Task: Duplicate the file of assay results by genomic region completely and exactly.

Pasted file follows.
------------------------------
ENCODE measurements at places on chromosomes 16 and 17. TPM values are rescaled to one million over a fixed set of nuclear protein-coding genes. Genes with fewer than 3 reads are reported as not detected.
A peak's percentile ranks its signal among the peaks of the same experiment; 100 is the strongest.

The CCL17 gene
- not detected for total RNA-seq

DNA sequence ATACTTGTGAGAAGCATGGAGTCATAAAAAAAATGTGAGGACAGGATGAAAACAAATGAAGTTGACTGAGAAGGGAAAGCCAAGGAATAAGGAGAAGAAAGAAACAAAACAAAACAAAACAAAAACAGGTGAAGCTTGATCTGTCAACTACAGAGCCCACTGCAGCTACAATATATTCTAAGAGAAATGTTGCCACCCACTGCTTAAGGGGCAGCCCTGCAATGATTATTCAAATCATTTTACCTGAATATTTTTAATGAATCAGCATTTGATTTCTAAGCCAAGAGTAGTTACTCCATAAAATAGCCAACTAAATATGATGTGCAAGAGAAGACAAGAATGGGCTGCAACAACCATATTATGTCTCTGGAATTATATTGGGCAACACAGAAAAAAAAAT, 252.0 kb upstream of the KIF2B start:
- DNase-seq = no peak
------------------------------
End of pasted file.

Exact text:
ENCODE measurements at places on chromosomes 16 and 17. TPM values are rescaled to one million over a fixed set of nuclear protein-coding genes. Genes with fewer than 3 reads are reported as not detected.
A peak's percentile ranks its signal among the peaks of the same experiment; 100 is the strongest.

The CCL17 gene
- not detected for total RNA-seq

DNA sequence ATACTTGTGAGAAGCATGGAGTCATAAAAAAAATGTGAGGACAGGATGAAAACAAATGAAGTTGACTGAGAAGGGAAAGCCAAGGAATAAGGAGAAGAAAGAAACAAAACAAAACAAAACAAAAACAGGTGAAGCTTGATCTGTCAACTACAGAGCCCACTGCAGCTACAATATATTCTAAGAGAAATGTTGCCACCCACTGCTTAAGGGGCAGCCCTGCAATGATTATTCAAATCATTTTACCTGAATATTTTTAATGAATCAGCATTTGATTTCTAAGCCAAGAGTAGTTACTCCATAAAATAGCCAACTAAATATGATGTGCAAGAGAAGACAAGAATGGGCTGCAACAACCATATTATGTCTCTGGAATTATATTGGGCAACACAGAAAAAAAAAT, 252.0 kb upstream of the KIF2B start:
- DNase-seq = no peak